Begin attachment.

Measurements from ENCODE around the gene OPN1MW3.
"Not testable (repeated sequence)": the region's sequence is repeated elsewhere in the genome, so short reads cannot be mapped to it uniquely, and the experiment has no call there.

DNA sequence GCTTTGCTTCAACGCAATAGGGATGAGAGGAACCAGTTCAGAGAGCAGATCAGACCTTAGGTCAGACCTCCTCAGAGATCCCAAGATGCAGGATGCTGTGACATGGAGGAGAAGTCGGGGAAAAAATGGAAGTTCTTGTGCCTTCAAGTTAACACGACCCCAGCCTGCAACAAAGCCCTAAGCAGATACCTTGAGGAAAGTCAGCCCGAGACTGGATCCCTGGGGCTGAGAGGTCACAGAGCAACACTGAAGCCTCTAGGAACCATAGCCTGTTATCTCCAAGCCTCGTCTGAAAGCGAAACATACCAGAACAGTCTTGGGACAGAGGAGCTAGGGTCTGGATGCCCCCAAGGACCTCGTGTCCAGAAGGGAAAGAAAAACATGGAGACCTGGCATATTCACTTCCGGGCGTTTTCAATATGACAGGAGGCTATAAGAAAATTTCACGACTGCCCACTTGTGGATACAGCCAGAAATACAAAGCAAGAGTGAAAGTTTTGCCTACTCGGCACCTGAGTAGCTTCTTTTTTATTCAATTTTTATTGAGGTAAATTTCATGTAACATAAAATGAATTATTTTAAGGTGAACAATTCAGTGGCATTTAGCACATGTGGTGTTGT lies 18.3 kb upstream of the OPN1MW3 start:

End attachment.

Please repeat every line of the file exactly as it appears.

Measurements from ENCODE around the gene OPN1MW3.
"Not testable (repeated sequence)": the region's sequence is repeated elsewhere in the genome, so short reads cannot be mapped to it uniquely, and the experiment has no call there.

DNA sequence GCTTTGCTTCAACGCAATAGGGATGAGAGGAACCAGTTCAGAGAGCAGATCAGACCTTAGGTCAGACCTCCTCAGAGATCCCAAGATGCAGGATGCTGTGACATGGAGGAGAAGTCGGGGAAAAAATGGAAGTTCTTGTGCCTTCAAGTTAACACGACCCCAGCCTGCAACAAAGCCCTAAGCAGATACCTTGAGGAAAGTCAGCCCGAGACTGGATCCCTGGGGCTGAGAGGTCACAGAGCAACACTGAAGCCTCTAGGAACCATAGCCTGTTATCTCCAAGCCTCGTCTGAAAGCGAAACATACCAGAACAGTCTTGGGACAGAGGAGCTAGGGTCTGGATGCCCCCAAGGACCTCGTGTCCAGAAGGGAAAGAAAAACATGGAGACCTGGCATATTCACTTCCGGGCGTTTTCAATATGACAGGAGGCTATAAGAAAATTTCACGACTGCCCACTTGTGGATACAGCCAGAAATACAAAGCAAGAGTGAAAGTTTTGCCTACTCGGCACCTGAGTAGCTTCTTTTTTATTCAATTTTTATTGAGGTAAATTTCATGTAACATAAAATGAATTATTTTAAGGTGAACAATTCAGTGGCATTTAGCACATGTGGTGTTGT lies 18.3 kb upstream of the OPN1MW3 start: